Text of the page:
A BiLSTM connects 2 layers from opposite directions, which enables the architecture to propagate past or future information in both directions. The introduction of LSTM can be traced back to work by Hochreiter and Schmidhuber . The forget, input, and output gates work to capture dependencies and update the contemporary memory cell. The following equations denote the operation of a unidirectional LSTM architecture:
it = σ(Wi × [ht–1, xt] + bi)
ft = σ(Wf × [ht–1, xt] + bf)
qt = tanh(Wq × [ht–1, xt] + bq)
ot = σ(Wo × [ht–1, xt] + bo)
ct = ft ⊙ ct–1 + it ⊙ qt
ht = ot ⊙ tanh(ct)
The inputs at the current time, the forget gate, and the output gate are represented by xt, ft, and ot, respectively. The outputs from these gates update the memory cell ct and the current hidden state ht. The sigmoid function denoted by σ has its domain in the range (0,1). The hyperbolic tangent function has outputs lying between (–1,1). The ft function controls how much information is to be retained, and the input gate stores relevant information.
BiLSTM and Self-Attention
The Self-Attention layer takes sequences as inputs and outputs aggregate attention scores to find out on which sequences to focus. In our approach, the bidirectional layers were followed by the Self-Attention and GlobalMaxPooling layers. Bahdanau et al  proposed state-of-the-art attention architecture that generates context vectors by taking weighted summations of the input vectors and of the hidden cells. Equal emphasis is put on all words of the input sentence, unlike in traditional BiLSTM. In the following equations, the context vector is denoted by ci and αij refers to the weights that are calculated through backpropagation. hj refers to the j-th word in the input sequence.
Ci = Σαijhj
The weighted sums were calculated for tx annotations. Moreover, the weights αij were computed using the softmax function. Several researchers have applied attention mechanisms for text classification and reported that the results have exceeded those of simpler architectures [, ].
CNNs use the concept of sliding a kernel across a tensor to create feature maps. These feature maps capture the important features throughout the text to gain some understanding about the text. The sliding kernel operation on a feature vector over a single channel can be summarized using the following equation:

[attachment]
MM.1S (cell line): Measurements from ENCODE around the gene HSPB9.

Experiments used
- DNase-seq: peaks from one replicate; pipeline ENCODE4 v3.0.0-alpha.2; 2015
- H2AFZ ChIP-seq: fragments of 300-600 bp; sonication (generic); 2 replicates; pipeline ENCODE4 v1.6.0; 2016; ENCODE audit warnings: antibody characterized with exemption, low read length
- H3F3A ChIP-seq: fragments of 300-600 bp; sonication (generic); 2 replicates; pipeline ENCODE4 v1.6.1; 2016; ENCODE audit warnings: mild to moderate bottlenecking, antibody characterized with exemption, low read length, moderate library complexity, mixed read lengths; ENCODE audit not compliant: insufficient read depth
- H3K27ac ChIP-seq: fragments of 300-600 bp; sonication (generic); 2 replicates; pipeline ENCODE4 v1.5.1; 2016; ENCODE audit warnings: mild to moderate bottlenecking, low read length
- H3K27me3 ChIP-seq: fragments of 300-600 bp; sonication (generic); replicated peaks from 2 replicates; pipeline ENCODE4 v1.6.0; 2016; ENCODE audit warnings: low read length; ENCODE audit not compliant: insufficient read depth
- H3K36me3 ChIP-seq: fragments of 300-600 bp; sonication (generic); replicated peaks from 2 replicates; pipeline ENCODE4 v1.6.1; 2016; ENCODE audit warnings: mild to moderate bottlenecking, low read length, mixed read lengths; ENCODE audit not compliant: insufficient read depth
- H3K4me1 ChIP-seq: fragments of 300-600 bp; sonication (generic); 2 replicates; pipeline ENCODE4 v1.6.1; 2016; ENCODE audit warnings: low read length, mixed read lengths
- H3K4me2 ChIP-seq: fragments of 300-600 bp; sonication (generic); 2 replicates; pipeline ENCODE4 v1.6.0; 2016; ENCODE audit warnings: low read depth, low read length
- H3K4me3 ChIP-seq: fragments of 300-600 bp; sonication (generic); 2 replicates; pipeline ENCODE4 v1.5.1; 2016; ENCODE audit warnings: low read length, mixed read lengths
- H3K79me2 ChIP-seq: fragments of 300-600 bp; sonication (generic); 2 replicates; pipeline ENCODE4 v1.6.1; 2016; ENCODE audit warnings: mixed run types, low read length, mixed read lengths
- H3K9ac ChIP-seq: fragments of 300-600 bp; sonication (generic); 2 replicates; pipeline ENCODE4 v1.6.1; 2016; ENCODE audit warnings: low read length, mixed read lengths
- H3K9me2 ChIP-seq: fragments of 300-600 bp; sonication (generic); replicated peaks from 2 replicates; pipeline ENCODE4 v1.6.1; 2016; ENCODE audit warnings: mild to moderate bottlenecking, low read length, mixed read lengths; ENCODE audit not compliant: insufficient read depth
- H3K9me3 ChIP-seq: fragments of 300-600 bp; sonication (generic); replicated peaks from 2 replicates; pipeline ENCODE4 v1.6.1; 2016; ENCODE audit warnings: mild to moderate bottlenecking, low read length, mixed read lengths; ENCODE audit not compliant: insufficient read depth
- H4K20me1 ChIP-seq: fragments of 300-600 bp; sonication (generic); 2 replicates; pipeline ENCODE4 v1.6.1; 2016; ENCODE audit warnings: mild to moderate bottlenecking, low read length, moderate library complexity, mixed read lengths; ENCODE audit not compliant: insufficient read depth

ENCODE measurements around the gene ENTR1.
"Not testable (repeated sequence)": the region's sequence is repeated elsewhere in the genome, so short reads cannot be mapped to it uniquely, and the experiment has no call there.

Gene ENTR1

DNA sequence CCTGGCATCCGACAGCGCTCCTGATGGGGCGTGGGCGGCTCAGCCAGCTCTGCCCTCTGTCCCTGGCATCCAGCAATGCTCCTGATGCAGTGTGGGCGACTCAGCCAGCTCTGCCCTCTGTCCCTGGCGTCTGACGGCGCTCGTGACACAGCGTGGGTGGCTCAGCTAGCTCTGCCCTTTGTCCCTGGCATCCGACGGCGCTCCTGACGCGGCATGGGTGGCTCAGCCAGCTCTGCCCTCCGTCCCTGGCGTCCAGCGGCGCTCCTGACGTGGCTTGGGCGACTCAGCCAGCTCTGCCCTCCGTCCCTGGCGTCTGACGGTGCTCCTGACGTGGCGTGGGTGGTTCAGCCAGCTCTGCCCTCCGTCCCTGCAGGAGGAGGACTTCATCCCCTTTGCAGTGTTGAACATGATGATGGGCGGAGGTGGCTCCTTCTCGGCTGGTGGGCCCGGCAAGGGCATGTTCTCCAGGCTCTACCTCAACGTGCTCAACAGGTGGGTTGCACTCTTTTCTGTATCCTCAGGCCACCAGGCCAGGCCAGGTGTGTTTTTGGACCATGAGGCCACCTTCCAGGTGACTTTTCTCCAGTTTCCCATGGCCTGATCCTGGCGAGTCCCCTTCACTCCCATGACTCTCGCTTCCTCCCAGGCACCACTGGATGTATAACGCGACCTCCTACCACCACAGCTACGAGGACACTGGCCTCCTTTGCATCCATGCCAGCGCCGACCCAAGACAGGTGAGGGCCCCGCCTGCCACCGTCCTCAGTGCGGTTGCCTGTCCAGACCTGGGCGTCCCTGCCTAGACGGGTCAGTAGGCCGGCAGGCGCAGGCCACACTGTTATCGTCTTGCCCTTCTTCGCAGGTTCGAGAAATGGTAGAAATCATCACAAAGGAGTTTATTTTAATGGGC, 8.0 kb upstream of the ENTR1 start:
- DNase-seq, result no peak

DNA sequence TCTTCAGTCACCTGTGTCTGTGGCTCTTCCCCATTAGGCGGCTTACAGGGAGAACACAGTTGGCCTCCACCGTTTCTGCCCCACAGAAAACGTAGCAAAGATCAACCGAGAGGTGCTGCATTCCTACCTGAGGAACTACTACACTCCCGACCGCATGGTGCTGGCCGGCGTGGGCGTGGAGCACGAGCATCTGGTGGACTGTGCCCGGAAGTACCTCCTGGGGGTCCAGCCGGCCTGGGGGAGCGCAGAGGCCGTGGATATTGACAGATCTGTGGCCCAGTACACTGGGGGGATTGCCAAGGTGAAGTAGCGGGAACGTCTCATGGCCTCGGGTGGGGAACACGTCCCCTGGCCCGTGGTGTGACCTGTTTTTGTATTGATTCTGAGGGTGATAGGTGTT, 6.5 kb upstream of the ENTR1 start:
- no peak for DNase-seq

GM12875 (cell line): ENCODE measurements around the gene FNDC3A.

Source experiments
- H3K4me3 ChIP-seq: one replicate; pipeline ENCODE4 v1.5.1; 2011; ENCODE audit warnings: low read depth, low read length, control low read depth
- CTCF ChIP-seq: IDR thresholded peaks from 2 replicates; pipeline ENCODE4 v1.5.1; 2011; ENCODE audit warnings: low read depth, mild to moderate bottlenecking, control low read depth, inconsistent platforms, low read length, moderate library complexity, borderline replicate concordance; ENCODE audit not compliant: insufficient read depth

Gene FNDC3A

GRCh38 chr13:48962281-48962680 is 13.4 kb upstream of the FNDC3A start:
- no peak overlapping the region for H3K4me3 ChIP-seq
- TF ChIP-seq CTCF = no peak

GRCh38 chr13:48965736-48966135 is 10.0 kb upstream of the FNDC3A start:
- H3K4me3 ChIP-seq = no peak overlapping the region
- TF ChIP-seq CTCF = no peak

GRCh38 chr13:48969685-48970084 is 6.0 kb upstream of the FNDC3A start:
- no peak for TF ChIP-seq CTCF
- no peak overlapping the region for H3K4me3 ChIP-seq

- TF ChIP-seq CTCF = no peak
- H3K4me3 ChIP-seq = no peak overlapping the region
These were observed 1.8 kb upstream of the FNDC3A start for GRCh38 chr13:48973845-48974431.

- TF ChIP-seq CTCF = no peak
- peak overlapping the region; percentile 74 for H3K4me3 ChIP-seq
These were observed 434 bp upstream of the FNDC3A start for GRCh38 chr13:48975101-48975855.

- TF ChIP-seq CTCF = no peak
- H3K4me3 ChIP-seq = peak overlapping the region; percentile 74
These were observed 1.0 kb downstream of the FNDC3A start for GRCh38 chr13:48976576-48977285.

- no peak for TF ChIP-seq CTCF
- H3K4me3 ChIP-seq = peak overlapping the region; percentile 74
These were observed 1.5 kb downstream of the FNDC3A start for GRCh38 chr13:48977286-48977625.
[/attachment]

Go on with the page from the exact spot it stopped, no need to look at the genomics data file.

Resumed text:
c = f(wT × xi:I h+1 + b)
Conneau et al  explored deep CNNs and concluded that performance increases with depth. Their architecture comprised convolutional blocks, each convolutional block having 2 convolutional layers along with a batch normalization layer and ReLU nonlinearity. The fully connected layers come after the K-Max Pooling layer. Our architecture comprised 3 1D convolutional layers with 3×3 kernel sizes and 512 dense layer units. The 3 pooling layers used had pool sizes of 3, 5, and 14, respectively. The model was trained with 20 epochs and with a batch size of 32.
Hassan and Mahmood  proposed a convolutional recurrent architecture for sentence classification. They modified the standard CNN-LSTM architecture by excluding the pooling layers. In our experiment, we modified the standard architecture by placing the pooling layers after each of the convolutional layers, as shown in . Many authors have compared the CNN-LSTM architecture with stand-alone CNNs, LSTM-CNNs, and other variations [ , ]. In our case, we placed the deep convolutional blocks with the pooling layers. Next, the pooled output, which had a minimal dimension, was passed to an LSTM that learned the ordering of the local features that were extracted.
Experiments were conducted further by modifying the aforementioned architectures with the addition of Self-Attention layers or by changing encoders. The experimental models included a deep CNN-BiGRU, a deep CNN-BiLSTM with Self-Attention, a deep CNN-BiGRU and Self-Attention, and a deep CNN-Self-Attention.
This architecture excludes the output gate and has fewer parameters. It consists of 2 gates, a reset gate and an update gate. The reset gate deals with the short-term memory of the architecture.